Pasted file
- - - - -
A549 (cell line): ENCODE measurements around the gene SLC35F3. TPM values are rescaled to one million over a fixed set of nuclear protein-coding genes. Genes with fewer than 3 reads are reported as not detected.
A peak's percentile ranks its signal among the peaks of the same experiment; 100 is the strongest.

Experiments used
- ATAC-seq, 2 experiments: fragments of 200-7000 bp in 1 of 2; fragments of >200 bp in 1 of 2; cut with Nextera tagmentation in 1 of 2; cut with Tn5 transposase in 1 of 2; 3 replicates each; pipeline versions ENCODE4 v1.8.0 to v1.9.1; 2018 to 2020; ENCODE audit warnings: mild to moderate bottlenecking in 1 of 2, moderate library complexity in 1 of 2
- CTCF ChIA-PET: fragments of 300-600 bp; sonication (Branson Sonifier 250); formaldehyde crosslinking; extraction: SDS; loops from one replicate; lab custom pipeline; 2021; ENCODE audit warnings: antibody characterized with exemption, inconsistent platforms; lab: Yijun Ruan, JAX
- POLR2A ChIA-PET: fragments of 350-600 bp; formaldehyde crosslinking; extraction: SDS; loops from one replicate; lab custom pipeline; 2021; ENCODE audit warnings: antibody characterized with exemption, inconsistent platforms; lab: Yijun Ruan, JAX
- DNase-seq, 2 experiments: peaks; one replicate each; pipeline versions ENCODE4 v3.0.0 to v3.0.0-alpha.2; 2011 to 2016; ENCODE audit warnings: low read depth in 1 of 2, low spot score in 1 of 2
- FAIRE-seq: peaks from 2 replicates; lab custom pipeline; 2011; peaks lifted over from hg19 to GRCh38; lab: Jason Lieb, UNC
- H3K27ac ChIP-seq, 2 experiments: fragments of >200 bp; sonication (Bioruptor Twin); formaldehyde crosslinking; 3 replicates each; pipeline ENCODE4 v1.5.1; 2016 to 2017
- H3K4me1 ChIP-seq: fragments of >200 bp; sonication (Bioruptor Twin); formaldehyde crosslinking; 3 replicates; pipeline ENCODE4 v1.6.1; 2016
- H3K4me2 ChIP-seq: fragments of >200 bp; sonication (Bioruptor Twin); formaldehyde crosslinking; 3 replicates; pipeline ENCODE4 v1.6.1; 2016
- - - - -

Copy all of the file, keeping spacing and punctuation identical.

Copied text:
A549 (cell line): ENCODE measurements around the gene SLC35F3. TPM values are rescaled to one million over a fixed set of nuclear protein-coding genes. Genes with fewer than 3 reads are reported as not detected.
A peak's percentile ranks its signal among the peaks of the same experiment; 100 is the strongest.

Experiments used
- ATAC-seq, 2 experiments: fragments of 200-7000 bp in 1 of 2; fragments of >200 bp in 1 of 2; cut with Nextera tagmentation in 1 of 2; cut with Tn5 transposase in 1 of 2; 3 replicates each; pipeline versions ENCODE4 v1.8.0 to v1.9.1; 2018 to 2020; ENCODE audit warnings: mild to moderate bottlenecking in 1 of 2, moderate library complexity in 1 of 2
- CTCF ChIA-PET: fragments of 300-600 bp; sonication (Branson Sonifier 250); formaldehyde crosslinking; extraction: SDS; loops from one replicate; lab custom pipeline; 2021; ENCODE audit warnings: antibody characterized with exemption, inconsistent platforms; lab: Yijun Ruan, JAX
- POLR2A ChIA-PET: fragments of 350-600 bp; formaldehyde crosslinking; extraction: SDS; loops from one replicate; lab custom pipeline; 2021; ENCODE audit warnings: antibody characterized with exemption, inconsistent platforms; lab: Yijun Ruan, JAX
- DNase-seq, 2 experiments: peaks; one replicate each; pipeline versions ENCODE4 v3.0.0 to v3.0.0-alpha.2; 2011 to 2016; ENCODE audit warnings: low read depth in 1 of 2, low spot score in 1 of 2
- FAIRE-seq: peaks from 2 replicates; lab custom pipeline; 2011; peaks lifted over from hg19 to GRCh38; lab: Jason Lieb, UNC
- H3K27ac ChIP-seq, 2 experiments: fragments of >200 bp; sonication (Bioruptor Twin); formaldehyde crosslinking; 3 replicates each; pipeline ENCODE4 v1.5.1; 2016 to 2017
- H3K4me1 ChIP-seq: fragments of >200 bp; sonication (Bioruptor Twin); formaldehyde crosslinking; 3 replicates; pipeline ENCODE4 v1.6.1; 2016
- H3K4me2 ChIP-seq: fragments of >200 bp; sonication (Bioruptor Twin); formaldehyde crosslinking; 3 replicates; pipeline ENCODE4 v1.6.1; 2016